HealthWise at 5 From 8.25 - KCBD NewsChannel 11 Lubbock

8/25/06

HealthWise at 5 From 8.25

  • Condom Use

Understanding why teens use or don't use condoms could be crucial in steering them away from risky behaviors. A survey of more than 1,300 sexually active adolescents found teens were more likely to use condoms with casual partners, than partners they considered "serious." Researchers from Brown Medical School say this illustrates that teens might overestimate the safety of using condoms with casual partners and underestimate the risk of unprotected sex with a more steady partner. The number of unprotected sex acts within 90 days prior to the study was virtually the same between the groups that had serious and casual partners. Boys were significantly more likely to report having "casual" partners than girls. Study led by researchers at the Bradley Hasbro Children's Research Center and Brown Medical School and published the Journal of Adolescent Health, in September 2006.

  • Nicotine Withdrawal

New research shows nicotine withdrawal symptoms can start just a half an hour after smoking a cigarette. During a recent study, researchers observed 50 pack-a-day smokers for four hours half could smoke at will, the other half were asked not to smoke during the study. They found the participants who were asked not to smoke started craving cigarettes 30 minutes after the study started. They were angry by the end of the first hour, and performed poorly on tests that required sustained attention. The researchers found the participants who could smoke during the study had a cigarette every 40 minutes.  A study led by researchers at the University of South Florida and published in the Journal Psychopharmacology.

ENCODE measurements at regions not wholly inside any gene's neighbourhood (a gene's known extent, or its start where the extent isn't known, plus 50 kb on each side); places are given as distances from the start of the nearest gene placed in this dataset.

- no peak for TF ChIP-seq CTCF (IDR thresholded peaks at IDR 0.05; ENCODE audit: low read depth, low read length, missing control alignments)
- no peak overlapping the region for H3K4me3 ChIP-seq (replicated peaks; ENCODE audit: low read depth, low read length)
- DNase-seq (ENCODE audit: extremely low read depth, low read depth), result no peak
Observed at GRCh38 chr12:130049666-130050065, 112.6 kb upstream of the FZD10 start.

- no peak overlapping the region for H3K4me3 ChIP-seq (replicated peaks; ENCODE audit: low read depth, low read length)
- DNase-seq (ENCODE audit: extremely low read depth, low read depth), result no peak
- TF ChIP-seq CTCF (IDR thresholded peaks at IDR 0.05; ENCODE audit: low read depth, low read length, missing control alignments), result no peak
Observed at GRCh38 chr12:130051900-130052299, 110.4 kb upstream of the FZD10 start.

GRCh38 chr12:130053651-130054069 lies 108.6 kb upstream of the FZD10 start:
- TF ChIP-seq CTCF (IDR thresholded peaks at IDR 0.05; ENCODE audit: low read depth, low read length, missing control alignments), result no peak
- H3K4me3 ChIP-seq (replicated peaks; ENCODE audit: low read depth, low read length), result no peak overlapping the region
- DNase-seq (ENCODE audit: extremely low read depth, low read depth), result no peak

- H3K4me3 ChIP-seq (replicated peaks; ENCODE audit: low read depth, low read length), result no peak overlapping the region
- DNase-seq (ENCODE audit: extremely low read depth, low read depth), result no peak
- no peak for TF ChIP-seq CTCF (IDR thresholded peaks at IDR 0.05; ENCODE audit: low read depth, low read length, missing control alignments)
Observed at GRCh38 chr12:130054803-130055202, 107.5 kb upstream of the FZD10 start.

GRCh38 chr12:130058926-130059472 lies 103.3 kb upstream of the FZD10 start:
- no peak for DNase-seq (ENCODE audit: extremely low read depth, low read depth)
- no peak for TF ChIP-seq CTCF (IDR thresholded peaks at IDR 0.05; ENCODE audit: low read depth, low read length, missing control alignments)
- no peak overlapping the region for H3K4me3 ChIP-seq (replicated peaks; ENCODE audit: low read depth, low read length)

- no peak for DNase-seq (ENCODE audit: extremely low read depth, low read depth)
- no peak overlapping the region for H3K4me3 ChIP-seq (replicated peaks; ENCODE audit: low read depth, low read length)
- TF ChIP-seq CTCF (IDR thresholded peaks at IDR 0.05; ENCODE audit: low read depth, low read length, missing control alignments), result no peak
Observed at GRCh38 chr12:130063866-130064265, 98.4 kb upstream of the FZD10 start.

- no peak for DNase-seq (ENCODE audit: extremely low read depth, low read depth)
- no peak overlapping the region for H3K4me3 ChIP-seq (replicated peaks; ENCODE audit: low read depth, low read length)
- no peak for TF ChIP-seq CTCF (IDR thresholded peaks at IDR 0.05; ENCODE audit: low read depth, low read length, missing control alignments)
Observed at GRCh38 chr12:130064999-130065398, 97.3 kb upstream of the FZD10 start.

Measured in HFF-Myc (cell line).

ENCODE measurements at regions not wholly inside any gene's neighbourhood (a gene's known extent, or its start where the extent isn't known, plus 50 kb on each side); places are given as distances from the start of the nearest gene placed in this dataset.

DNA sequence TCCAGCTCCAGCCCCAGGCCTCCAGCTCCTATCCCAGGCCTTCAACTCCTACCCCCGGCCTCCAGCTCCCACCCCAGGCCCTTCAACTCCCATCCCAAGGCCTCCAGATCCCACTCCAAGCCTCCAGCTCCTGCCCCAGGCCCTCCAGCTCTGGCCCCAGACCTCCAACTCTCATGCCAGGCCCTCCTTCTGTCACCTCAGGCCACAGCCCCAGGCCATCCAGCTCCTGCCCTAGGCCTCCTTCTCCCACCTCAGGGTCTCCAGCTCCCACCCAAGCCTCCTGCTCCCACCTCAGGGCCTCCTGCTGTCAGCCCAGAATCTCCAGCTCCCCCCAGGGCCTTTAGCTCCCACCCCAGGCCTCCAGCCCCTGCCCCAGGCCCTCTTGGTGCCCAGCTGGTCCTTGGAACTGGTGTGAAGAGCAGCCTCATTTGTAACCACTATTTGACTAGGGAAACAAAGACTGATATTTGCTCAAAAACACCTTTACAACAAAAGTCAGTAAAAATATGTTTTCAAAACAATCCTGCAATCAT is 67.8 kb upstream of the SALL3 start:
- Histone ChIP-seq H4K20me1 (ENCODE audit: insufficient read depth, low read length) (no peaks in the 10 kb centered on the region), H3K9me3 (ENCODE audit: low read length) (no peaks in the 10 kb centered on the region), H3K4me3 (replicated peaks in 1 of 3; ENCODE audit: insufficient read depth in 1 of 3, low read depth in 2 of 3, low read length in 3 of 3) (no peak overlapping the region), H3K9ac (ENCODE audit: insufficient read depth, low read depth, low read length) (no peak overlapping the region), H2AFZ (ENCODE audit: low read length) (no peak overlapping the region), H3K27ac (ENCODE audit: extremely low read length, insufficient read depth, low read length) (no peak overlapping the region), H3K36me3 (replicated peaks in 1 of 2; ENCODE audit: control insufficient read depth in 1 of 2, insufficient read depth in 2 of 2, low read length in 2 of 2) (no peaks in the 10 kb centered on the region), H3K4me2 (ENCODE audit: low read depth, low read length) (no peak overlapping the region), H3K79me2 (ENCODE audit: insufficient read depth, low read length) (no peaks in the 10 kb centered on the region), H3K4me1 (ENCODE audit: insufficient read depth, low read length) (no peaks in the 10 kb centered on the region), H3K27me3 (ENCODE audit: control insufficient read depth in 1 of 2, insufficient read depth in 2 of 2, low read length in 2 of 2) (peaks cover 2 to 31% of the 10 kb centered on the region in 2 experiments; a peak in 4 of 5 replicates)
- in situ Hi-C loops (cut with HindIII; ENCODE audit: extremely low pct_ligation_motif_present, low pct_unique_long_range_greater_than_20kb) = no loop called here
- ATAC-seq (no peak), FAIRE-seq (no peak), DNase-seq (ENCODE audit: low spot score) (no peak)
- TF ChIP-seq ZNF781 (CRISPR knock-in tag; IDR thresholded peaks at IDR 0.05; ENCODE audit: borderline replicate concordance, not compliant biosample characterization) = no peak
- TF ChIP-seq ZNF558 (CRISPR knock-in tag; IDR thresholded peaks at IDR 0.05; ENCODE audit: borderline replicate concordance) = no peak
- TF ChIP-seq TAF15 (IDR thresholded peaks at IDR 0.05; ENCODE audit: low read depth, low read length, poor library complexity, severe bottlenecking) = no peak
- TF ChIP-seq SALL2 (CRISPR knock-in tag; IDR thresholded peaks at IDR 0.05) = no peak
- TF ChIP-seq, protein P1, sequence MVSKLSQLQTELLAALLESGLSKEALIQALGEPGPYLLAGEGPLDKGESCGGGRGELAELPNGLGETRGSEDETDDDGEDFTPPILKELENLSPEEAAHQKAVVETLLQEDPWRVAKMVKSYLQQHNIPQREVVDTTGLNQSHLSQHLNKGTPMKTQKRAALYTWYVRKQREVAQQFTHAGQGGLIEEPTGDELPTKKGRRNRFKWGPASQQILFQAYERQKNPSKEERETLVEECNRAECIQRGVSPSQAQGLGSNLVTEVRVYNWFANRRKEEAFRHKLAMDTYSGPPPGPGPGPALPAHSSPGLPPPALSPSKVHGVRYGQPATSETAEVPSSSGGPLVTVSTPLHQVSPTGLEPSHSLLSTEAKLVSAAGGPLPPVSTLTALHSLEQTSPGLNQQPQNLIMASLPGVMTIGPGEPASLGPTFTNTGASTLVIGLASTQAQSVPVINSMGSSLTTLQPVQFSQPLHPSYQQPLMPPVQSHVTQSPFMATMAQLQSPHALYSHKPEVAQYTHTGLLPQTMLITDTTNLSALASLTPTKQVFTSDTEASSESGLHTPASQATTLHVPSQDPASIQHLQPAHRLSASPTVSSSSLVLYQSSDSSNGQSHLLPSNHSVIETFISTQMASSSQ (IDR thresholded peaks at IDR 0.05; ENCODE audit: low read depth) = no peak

• Overweight Effect

Being just a few pounds overweight may significantly shorten your life. A study of over 500,000 Americans found being overweight increased the chance of premature death by 20% to 40%. Participants who were obese had a double, sometimes triple, increased risk for early death. Researchers used participants' B-M-I scores, a calculation of body fat, to determine if they were overweight which was considered 1 to 29 pounds above normal. There were limitations with the study: the participants were asked to recall their weight, no measurements were made, and the population surveyed may not be representative of all Americans.

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